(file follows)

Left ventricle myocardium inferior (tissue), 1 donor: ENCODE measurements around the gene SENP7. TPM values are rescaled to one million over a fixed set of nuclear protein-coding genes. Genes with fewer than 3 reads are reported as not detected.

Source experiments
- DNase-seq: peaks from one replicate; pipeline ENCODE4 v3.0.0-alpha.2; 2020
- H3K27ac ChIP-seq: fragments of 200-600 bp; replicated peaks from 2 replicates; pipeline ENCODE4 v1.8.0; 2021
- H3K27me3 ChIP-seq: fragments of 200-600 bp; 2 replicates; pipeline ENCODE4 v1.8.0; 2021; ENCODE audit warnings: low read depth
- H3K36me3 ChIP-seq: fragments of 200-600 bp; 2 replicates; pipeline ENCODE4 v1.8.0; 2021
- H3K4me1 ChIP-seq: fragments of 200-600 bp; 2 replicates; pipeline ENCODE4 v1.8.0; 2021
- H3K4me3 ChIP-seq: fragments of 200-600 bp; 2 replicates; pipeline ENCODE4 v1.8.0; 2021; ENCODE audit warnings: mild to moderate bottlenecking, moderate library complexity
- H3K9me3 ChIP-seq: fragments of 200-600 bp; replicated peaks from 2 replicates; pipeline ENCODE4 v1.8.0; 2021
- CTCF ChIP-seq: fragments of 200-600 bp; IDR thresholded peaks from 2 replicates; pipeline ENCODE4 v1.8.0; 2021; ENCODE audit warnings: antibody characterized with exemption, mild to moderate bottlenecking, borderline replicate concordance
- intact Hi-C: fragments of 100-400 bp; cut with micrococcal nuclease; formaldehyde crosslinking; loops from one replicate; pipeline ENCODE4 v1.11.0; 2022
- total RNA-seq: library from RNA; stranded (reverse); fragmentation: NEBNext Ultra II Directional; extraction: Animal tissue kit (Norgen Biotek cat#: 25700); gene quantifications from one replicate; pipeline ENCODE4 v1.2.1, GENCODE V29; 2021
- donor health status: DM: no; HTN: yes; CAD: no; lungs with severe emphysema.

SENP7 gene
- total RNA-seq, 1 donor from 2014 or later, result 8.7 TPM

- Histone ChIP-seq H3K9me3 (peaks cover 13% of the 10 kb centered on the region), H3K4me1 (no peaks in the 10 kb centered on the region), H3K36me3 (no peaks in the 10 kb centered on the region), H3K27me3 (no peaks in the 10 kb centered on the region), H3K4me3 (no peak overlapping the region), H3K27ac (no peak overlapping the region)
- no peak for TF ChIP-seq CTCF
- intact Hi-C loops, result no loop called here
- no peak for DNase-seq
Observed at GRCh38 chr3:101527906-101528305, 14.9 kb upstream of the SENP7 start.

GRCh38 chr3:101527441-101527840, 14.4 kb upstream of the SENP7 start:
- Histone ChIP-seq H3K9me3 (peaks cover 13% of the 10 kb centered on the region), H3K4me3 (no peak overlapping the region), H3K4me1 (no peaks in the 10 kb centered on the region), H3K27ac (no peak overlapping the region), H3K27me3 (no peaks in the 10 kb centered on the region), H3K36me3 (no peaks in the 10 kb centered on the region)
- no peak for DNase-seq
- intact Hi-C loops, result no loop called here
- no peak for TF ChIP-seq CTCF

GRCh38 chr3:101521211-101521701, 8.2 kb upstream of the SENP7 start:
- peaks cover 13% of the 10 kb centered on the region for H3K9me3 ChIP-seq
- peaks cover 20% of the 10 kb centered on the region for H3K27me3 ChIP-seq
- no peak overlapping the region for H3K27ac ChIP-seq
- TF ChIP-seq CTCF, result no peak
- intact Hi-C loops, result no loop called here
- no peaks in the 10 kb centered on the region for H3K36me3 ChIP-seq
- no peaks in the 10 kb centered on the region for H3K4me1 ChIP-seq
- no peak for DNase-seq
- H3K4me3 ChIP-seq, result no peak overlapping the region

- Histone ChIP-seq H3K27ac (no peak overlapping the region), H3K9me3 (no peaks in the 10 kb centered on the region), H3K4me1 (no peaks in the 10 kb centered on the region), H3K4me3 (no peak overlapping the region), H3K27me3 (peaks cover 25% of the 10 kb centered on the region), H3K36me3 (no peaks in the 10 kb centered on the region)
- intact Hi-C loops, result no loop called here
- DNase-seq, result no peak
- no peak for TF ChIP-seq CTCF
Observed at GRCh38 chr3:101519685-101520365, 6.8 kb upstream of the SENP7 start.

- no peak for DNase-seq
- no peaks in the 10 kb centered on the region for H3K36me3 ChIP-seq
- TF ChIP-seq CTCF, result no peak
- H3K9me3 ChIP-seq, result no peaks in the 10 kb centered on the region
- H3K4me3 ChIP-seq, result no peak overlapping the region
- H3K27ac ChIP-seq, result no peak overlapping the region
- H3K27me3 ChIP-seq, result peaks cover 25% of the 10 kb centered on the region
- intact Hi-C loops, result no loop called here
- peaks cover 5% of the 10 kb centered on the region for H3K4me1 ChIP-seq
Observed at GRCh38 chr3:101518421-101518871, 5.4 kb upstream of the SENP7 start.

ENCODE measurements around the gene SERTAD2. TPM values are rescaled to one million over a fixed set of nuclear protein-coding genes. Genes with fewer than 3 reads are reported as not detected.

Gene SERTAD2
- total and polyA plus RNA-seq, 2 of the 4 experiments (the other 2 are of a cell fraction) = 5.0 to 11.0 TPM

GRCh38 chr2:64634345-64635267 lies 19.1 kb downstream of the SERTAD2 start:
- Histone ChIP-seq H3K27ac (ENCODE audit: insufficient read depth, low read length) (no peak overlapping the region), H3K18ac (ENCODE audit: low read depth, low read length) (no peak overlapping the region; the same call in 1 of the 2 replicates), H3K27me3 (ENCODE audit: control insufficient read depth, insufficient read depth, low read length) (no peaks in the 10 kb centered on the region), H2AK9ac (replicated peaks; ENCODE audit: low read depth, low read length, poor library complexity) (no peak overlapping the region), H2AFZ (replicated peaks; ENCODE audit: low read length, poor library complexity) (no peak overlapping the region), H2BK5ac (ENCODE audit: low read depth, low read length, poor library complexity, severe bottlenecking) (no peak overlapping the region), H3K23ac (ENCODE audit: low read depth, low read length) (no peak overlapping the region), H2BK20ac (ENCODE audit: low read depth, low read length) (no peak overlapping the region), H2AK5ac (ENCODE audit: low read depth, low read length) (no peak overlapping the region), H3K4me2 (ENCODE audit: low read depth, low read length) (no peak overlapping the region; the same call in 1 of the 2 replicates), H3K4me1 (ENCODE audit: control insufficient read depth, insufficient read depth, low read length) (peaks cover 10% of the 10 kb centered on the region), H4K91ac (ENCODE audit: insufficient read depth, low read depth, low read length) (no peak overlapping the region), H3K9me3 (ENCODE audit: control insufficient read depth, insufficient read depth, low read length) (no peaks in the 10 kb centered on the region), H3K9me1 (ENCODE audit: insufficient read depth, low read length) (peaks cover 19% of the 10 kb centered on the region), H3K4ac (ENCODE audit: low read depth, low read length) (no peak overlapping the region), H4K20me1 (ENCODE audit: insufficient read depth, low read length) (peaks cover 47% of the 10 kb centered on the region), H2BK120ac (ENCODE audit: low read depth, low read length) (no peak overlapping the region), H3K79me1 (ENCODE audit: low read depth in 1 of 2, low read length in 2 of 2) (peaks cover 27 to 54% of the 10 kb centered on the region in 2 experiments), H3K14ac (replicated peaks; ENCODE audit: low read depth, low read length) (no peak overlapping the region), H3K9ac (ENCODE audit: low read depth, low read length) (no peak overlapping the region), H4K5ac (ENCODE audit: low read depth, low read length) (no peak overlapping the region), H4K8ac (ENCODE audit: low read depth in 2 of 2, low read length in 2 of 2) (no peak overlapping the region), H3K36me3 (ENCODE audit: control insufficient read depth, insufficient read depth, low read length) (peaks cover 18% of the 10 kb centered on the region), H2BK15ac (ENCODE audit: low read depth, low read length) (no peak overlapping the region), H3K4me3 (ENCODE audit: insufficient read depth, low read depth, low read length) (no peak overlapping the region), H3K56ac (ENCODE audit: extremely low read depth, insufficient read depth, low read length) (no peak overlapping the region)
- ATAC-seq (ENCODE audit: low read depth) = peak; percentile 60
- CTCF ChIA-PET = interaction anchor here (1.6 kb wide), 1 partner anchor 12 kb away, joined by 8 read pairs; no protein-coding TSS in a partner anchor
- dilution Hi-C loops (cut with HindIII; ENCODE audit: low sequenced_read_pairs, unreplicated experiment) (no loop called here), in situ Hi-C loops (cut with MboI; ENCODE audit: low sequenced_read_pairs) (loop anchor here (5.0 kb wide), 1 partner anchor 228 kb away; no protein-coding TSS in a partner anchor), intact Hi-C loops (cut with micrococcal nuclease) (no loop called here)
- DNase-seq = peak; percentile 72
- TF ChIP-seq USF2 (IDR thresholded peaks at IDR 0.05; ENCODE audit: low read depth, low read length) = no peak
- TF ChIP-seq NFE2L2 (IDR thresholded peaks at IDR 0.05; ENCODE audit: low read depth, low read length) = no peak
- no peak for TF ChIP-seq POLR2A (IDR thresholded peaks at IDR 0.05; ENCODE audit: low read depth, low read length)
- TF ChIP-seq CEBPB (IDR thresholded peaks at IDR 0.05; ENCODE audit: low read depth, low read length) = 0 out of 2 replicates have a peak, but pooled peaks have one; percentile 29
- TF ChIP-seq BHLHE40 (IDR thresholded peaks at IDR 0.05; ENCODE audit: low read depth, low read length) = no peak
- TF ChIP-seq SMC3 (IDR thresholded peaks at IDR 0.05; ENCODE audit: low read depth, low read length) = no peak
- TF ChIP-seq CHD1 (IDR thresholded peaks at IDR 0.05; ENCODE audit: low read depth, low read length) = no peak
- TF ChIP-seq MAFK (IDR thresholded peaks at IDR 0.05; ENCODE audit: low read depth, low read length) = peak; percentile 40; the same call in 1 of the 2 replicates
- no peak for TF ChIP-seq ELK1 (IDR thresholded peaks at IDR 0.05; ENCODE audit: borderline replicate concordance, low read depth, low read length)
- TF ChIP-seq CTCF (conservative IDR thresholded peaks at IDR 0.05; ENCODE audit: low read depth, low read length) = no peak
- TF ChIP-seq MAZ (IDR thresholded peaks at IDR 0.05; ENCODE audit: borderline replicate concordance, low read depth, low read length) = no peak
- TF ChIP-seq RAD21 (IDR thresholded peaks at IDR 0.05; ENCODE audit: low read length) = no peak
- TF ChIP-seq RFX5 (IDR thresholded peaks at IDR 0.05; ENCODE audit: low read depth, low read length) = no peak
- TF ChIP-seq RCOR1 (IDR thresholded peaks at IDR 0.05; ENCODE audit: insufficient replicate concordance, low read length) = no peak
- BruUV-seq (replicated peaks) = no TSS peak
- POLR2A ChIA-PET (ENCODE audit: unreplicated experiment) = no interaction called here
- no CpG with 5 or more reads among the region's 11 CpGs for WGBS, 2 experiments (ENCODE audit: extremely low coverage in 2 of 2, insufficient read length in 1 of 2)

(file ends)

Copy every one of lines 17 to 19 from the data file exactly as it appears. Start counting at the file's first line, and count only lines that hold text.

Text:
- no peak for TF ChIP-seq CTCF
- intact Hi-C loops, result no loop called here
- no peak for DNase-seq